Sixteen years ago, Shailendra Pal Singh decided to move from Firozabad, a town around 50 km east of Agra, to Delhi to look for a job in a factory.
Singh’s dreams finally were realised at Rico Auto Industries Ltd, a supplier of auto components and assemblies, in Gurgaon, then an upcoming suburb south of Delhi in Haryana.
The dream was not to last long.
In the next 15 years, Gurgaon grew from just a suburb to being the home of biggest multinational companies in the world, with malls and swanky penthouses. But Singh’s life, in spite of his dream city job, didn’t change much.
“Since 1993 I’ve seen both Rico Auto and Gurgaon advance and expand but my life remains untouched by this progress,” said Singh (37), who claims to be a graduate of Agra University. “Workers at Rico and at many other factories have no rights and no access to basic facilities.”
This week's clashes between protesting workers and the police in Gurgaon are as much due to a demand for better wages as is
a manifestation of the unfulfilled aspirations of people left out of the economic boom of the past one and a half decades.
Workers at Rico Auto have been demanding the right to form a union, the application for which is currently pending. In September trouble started brewing at the factory after the management expelled 16 workers. It was on Sunday during a protest demanding the 16 workers be reinstated that an employee from Rico Auto died and several others including Singh got injured. Overnight, more than 8,000 workers from across 60 factories in Gurgaon and Manesar decided to go on strike.
Though workers at Rico Auto are demanding higher pay and the right to form a union, their demands are not only those. The
workers want to form unions to address their real demands – concrete living quarters, buses to ferry workers from home to factory and back, school facilities for their children, adequate medical cover and well-equipped dispensaries and canteens on factory campus.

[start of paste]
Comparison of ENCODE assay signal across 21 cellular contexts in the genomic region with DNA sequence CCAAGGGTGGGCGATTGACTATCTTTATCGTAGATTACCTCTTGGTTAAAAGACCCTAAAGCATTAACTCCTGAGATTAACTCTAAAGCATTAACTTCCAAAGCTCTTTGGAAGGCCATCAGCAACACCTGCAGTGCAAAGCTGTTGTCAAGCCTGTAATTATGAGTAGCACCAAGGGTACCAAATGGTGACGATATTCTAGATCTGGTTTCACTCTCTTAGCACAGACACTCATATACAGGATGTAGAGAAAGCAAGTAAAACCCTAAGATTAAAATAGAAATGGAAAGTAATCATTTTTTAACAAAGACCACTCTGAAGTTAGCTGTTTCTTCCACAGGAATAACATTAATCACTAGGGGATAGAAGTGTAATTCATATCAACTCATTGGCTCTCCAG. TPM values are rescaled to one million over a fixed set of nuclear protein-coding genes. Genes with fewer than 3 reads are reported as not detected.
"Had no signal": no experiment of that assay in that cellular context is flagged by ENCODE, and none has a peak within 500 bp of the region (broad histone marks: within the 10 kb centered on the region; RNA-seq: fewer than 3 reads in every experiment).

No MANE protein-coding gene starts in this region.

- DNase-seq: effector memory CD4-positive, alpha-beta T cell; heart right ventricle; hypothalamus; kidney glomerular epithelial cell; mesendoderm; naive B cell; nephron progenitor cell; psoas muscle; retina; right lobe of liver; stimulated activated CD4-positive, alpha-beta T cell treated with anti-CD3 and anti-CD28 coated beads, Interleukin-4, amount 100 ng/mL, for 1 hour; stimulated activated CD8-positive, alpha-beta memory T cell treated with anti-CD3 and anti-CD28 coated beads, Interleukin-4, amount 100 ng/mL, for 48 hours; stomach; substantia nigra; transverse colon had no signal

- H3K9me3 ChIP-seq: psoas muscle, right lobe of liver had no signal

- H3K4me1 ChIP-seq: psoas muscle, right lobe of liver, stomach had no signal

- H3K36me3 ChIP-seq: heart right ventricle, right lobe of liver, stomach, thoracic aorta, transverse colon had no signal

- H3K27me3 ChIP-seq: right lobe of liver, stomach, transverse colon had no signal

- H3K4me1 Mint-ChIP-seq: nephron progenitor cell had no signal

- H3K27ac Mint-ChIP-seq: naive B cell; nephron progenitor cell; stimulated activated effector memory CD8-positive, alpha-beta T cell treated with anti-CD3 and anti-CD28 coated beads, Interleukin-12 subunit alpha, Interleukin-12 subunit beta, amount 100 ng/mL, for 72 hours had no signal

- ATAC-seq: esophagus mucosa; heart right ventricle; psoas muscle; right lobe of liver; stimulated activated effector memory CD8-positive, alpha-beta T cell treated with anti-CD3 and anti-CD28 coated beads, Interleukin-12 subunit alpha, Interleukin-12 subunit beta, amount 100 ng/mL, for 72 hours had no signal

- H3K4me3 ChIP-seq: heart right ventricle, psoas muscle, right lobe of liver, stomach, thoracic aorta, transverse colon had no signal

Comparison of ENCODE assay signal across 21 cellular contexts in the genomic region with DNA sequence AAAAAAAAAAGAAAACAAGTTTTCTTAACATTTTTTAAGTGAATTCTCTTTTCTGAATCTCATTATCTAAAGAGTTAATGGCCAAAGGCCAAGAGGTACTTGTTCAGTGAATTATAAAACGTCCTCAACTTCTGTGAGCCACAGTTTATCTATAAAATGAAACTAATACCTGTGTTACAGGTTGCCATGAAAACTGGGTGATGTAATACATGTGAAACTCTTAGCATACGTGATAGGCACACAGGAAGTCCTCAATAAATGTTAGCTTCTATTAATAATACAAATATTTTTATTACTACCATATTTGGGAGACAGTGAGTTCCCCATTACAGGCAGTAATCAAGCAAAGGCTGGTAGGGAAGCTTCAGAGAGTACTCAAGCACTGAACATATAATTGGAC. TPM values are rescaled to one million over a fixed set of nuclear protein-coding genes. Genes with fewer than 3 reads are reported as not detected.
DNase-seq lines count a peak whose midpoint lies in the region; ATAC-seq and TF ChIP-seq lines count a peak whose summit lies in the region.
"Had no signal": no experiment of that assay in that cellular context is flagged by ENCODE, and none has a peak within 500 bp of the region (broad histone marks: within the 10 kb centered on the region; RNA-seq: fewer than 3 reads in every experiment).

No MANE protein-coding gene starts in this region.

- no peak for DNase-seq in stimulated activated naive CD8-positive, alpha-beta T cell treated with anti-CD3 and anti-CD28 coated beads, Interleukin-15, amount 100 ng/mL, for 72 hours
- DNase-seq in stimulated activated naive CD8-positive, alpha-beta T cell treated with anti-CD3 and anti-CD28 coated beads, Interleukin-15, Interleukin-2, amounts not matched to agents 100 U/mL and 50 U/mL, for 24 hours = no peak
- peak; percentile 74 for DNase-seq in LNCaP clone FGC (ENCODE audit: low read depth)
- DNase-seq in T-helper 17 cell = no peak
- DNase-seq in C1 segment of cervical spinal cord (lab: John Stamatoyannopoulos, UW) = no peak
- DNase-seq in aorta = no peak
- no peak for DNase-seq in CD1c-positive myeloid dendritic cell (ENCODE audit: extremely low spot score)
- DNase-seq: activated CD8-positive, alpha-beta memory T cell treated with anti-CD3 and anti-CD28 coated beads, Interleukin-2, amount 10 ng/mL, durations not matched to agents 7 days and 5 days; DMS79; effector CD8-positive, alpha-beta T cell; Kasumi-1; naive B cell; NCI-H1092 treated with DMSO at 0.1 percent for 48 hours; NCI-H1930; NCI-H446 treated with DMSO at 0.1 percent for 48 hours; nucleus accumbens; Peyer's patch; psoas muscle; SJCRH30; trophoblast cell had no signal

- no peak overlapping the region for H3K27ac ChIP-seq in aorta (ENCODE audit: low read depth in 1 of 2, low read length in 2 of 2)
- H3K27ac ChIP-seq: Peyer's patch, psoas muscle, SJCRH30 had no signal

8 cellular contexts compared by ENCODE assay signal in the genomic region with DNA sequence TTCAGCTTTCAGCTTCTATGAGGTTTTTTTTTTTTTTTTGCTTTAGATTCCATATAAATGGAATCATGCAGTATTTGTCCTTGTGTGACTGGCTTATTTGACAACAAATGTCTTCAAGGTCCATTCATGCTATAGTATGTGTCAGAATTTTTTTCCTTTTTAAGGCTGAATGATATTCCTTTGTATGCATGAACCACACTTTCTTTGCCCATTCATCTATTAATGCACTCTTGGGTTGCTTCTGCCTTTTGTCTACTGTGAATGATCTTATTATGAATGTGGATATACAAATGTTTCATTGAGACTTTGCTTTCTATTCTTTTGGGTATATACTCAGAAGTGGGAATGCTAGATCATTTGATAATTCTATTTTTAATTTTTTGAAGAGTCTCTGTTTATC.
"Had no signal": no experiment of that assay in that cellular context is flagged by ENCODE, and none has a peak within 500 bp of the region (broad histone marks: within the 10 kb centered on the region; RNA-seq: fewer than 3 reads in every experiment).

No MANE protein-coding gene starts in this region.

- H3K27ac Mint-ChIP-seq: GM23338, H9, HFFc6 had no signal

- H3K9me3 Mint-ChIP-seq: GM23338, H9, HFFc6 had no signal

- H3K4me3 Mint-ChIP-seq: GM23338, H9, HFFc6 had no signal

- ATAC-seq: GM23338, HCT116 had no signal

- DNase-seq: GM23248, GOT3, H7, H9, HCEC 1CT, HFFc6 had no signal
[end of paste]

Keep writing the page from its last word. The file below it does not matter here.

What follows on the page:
“Trade union activities had almost died down in India but in the last few years the tide has turned,” said Gautam Mody,
secretary, New Trade Union Initiative. “Growing inequality and the growth of the informal sector within the formal sector are responsible for it.”
The right to form a union is important because it will give the workers an opportunity to demand what is due to them, said Mody.
Worker unrest has been rising across the country in recent months. In September, striking workers at Pricol, an auto instruments maker in Coimbatore, attacked a senior manager, who later died. Last year, a group of sacked employees of an Italy-based company beat the company chief operating officer to death in Noida. Such incidents might rise if the government and employers don’t take stock of the situation soon.
Almost 70 per cent of factory workers in the Gurgaon-Manesar belt are not from Haryana. They are from states such as Bihar, Uttar Pradesh and Orissa. The condominiums, high-rises, the eight-lane expressway and malls of Gurgaon have stoked the aspirations of workers who came to the city with big dreams and now find themselves even without basic infrastructure.
“If the companies can give their executives cars to travel, then why can’t a bus service start for workers,” asked Suresh Yadav (26), a worker at Rico Auto, who has decided to leave his farmland in Bhiwani district of Haryana and settle in Gurgaon. “Everyone knows Gurgaon has weak public transport infrastructure. The rich have their cars but a poor worker like me often has to walk to work at 6 am.”
Similarly, most residential complexes and malls turn to power backup during outages but “our families have to go without electricity for hours”, said Yadav.
“The government and employers need to stop treating unions as disruptive and demanding bodies,” said Sharat Bhowmik, dean, school of management and labour studies, Tata Institute of Social Sciences, Mumbai. “Around 6,000 workers die every hour in industrial accidents globally. So demanding, for instance, medical cover or good dispensaries on factory campus is not absurd.”
In Europe and some other regions of the world, trade unions are seen as a positive force because they help workers air their grievances and help employers address them, Bhowmik says.
Workers complain that they don’t get regular water supply at home and have to live next to open drains in hutments or cramped one-room accommodations.
For people such as Singh and Yadav, there isn’t much difference between their villages and Gurgaon, also known as the millennium city of India. The only difference is that of opportunities and one of the opportunities is that of better education for their children.
Singh and several of his colleagues are sending their children to private schools across Gurgaon.
“Government schools won’t be able to fulfil the dreams of my children,” said Mukesh Kaushik (28) from Punjab and a father of three. “Private schools are expensive but government schools are there in all villages and we all know what state they are in.”
“Worker unrest will only grow in coming years if the government and private companies don’t realise that India has changed tremendously in recent years,” said Mody. “We need to wake up to the demands of these workers.”